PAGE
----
Skills gap fundamentals remain undiminished by Covid-19
Sue Caccavone, technical director of BV Academy - Black & Veatch argues that the need for utility skills development is undiminished by the Covid-19 pandemic which has ripped through the world in recent months.
In mid-February 2020 Nick Ellins, then chief executive of Energy & Utility Skills, wrote that the UK utility sector “faces the tightest labour market and competition for talent on record in what is deemed a time of ‘economic full employment’ by HM Treasury.”
By April 2020 the employment picture had begun to rapidly change as a consequence of COVID-19, with the number of people claiming unemployment benefit rising to 2.1 million. By May Secretary of State for Work and Pensions, Therese Coffey, told the BBC that the unemployment rate was likely "to increase significantly."
It is too early to say with certainty what this means for the utility sector. Although the labour market may ease, the well documented skills gap will remain; in 2019 it was estimated the sector would need to fill 221,000 roles in the next nine years. This all points to a continued need for training and expanding the skills of the utility sector’s professionals.
The range of training required remains broad, with both new and traditional qualifications holding their value. Training for health and safety qualifications, for example, will remain evergreen in an industry dependent upon constructing and curating a large physical asset base. Pressures upon capital programmes means, however, that the already swelling ranks of utility professionals with asset management qualifications will be likely to grow further. The value of asset management skills is unprecedented as utilities focus, to an unparalleled degree, on enhancing the performance of existing infrastructure.
Human interaction valued
For the short to medium term, while social distancing remains important, distance and online learning will hold sway. The trend towards more online learning will gather pace. This does not, however, signal the demise of face-to-face learning. Social distancing will not last for ever, and the value of human interaction of the group setting is clearly still valued. More than 20 percent of those applying for undergraduate courses in 2020, according to the University and College Union, said they were willing to delay starting their courses if universities were reliant on online teaching.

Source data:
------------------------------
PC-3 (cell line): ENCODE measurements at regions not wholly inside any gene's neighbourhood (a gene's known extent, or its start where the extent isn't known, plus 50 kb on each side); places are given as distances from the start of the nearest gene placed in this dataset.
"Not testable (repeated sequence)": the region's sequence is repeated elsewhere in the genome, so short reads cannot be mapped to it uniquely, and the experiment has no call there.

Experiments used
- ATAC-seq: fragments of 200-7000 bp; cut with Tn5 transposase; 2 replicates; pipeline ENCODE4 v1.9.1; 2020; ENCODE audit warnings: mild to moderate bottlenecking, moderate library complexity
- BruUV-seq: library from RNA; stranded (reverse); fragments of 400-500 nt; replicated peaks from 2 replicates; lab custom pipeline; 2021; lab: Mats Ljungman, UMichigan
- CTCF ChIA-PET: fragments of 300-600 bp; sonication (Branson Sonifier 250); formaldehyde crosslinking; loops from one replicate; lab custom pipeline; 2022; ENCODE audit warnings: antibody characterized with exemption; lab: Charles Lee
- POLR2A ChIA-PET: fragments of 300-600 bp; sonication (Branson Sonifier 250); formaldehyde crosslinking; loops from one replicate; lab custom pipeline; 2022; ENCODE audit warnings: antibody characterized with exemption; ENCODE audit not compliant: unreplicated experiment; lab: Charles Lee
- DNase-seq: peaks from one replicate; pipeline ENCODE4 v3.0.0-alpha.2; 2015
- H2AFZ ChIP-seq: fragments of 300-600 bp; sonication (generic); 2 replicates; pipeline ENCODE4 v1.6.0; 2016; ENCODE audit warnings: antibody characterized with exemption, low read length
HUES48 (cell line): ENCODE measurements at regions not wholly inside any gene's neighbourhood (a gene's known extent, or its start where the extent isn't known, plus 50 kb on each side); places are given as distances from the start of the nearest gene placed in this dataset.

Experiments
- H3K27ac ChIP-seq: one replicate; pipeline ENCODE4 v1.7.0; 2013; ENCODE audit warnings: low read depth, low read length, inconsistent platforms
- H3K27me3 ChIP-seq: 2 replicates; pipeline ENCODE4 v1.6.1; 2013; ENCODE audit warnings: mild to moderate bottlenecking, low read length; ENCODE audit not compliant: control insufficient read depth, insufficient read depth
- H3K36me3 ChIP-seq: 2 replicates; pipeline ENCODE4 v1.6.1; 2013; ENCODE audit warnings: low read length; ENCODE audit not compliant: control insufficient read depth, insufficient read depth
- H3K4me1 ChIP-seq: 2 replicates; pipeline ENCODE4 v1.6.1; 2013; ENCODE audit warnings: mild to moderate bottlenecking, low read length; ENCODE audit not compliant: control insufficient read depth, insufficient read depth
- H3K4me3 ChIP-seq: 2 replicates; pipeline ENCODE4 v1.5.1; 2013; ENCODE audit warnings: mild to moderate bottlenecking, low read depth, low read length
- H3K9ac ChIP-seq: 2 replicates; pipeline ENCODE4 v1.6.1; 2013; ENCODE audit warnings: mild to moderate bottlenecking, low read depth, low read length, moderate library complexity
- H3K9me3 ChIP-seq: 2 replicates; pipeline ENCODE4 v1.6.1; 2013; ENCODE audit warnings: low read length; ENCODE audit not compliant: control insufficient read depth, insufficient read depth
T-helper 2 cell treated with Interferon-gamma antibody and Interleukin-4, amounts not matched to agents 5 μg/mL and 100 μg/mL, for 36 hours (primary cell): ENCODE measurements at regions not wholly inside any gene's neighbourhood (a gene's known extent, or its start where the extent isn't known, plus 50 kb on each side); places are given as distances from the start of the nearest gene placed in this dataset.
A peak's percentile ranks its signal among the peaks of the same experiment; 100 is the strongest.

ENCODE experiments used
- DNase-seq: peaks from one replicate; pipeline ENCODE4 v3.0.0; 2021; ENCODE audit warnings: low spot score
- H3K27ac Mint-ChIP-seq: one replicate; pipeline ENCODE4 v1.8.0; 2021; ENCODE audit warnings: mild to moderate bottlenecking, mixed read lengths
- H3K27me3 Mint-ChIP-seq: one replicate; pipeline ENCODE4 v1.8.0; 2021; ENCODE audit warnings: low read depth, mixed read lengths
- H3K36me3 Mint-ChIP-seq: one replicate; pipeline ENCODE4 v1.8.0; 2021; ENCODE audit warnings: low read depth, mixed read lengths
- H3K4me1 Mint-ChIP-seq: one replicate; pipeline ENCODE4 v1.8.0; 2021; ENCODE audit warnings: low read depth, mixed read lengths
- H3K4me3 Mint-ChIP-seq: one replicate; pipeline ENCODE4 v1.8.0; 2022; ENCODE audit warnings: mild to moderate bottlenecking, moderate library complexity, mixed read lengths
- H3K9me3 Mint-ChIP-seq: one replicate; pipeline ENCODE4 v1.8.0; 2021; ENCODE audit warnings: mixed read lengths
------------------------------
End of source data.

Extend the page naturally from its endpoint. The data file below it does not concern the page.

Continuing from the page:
So when you are assessing a training partner – either for yourself or in the case of a learning and development manager, your company – it is prudent to look for providers that can offer blended training with face-to-face and distance learning capabilities. Structure remains as important as format, so you should also seek a training provider well versed in supporting self-paced remote learning that can be readily integrated with other activities. As the Institute for Employment Studies’ Learning & Development 2020 report observed, “Today’s users regard self-selected, self-paced e-learning as an integrated work process, rather than something separate and specialised.” Flexibility and the ability to accommodate multiple learning styles and intergenerational preferences is needed.
Real-time real-world experience
Real-time real-world experience is another thing to consider when looking for a personal development or corporate training provider. Many trainers will have, at some time, served in the field; developing and deploying the skills they go on to share when they join training companies.
Real-time real-world experience – the ability to go beyond the classroom – will only come from training providers who are also working at the sharp end, on projects for utility clients. Being able to channel learnings from live and contemporary projects into training programmes will provide an extra edge.
For Black & Veatch’s training programmes the mechanism for this is twofold. Much of our training for the Institute of Asset Management (IAM) Foundation Award, is delivered by trainers who are also asset management consultants working for utility clients. What they learn from projects directly informs their training.
If not working on live projects themselves, trainers working for companies that also deliver utility engineering projects, can access their colleagues for insights into current best practises and trends in order to keep training relevant and up-to-the minute. This has proved valuable for health and safety training, such as CDM certification and NEBOSH Construction Certification.
Trainers from utility engineering companies will be those best placed to share with students an understanding of what clients really want, and an insider’s view. Adjunct to this utilities will recognise that training by their engineering or asset management supply chain is coming from a trusted source.
Utility clients are all looking to digital transformation – machine learning, artificial intelligence and augmented reality – to enhance asset performance. To keep in step with such advances, when considering a corporate training partner or personal development training, there may be value in looking for organisations that are experienced in applying these leading-edge technologies to utility projects. This is another way to find training grounded in real-time real-world experience.
In a matter of months COVID-19 has significantly altered the UK’s employment landscape. While the longer-term effects are currently unclear the utility sector needs to retain a focus on building the skills base upon which it relies.
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